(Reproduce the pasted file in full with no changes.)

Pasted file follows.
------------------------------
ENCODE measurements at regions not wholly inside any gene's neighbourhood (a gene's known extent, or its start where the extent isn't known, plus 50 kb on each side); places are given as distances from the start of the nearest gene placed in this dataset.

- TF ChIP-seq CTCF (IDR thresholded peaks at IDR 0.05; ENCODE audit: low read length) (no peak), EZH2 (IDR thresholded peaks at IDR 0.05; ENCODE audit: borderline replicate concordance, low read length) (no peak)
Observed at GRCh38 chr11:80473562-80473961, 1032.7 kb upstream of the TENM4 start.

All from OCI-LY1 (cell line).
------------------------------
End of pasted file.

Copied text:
ENCODE measurements at regions not wholly inside any gene's neighbourhood (a gene's known extent, or its start where the extent isn't known, plus 50 kb on each side); places are given as distances from the start of the nearest gene placed in this dataset.

- TF ChIP-seq CTCF (IDR thresholded peaks at IDR 0.05; ENCODE audit: low read length) (no peak), EZH2 (IDR thresholded peaks at IDR 0.05; ENCODE audit: borderline replicate concordance, low read length) (no peak)
Observed at GRCh38 chr11:80473562-80473961, 1032.7 kb upstream of the TENM4 start.

All from OCI-LY1 (cell line).